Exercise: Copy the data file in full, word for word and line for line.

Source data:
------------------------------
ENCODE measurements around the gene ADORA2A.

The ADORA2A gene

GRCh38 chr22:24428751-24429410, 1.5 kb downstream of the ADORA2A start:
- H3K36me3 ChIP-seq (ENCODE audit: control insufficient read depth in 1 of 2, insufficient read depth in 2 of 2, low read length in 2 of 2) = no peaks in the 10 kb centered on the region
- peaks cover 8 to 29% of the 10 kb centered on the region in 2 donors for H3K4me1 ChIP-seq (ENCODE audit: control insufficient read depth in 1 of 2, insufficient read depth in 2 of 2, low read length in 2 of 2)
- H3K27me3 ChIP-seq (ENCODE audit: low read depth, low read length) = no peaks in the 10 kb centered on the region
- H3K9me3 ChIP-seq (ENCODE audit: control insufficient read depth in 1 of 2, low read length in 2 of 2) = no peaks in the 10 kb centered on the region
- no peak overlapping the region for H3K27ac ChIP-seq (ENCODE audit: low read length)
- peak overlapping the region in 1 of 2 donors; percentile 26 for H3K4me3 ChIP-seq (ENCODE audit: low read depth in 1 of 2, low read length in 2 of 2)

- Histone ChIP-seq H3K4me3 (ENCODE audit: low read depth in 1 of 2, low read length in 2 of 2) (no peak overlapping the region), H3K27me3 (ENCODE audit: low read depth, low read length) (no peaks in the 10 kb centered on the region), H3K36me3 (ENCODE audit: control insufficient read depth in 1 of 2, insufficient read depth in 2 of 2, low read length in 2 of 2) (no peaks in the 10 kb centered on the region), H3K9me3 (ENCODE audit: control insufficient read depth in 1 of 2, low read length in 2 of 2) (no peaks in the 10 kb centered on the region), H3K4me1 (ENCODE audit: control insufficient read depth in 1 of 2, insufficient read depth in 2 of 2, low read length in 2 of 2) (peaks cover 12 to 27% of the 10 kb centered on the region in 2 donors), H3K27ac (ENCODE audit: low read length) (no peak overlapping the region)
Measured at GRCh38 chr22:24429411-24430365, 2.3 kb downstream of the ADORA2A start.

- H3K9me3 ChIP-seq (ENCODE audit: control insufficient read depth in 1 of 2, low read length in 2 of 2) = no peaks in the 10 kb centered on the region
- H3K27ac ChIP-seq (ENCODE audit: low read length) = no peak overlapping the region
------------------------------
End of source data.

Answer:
ENCODE measurements around the gene ADORA2A.

The ADORA2A gene

GRCh38 chr22:24428751-24429410, 1.5 kb downstream of the ADORA2A start:
- H3K36me3 ChIP-seq (ENCODE audit: control insufficient read depth in 1 of 2, insufficient read depth in 2 of 2, low read length in 2 of 2) = no peaks in the 10 kb centered on the region
- peaks cover 8 to 29% of the 10 kb centered on the region in 2 donors for H3K4me1 ChIP-seq (ENCODE audit: control insufficient read depth in 1 of 2, insufficient read depth in 2 of 2, low read length in 2 of 2)
- H3K27me3 ChIP-seq (ENCODE audit: low read depth, low read length) = no peaks in the 10 kb centered on the region
- H3K9me3 ChIP-seq (ENCODE audit: control insufficient read depth in 1 of 2, low read length in 2 of 2) = no peaks in the 10 kb centered on the region
- no peak overlapping the region for H3K27ac ChIP-seq (ENCODE audit: low read length)
- peak overlapping the region in 1 of 2 donors; percentile 26 for H3K4me3 ChIP-seq (ENCODE audit: low read depth in 1 of 2, low read length in 2 of 2)

- Histone ChIP-seq H3K4me3 (ENCODE audit: low read depth in 1 of 2, low read length in 2 of 2) (no peak overlapping the region), H3K27me3 (ENCODE audit: low read depth, low read length) (no peaks in the 10 kb centered on the region), H3K36me3 (ENCODE audit: control insufficient read depth in 1 of 2, insufficient read depth in 2 of 2, low read length in 2 of 2) (no peaks in the 10 kb centered on the region), H3K9me3 (ENCODE audit: control insufficient read depth in 1 of 2, low read length in 2 of 2) (no peaks in the 10 kb centered on the region), H3K4me1 (ENCODE audit: control insufficient read depth in 1 of 2, insufficient read depth in 2 of 2, low read length in 2 of 2) (peaks cover 12 to 27% of the 10 kb centered on the region in 2 donors), H3K27ac (ENCODE audit: low read length) (no peak overlapping the region)
Measured at GRCh38 chr22:24429411-24430365, 2.3 kb downstream of the ADORA2A start.

- H3K9me3 ChIP-seq (ENCODE audit: control insufficient read depth in 1 of 2, low read length in 2 of 2) = no peaks in the 10 kb centered on the region
- H3K27ac ChIP-seq (ENCODE audit: low read length) = no peak overlapping the region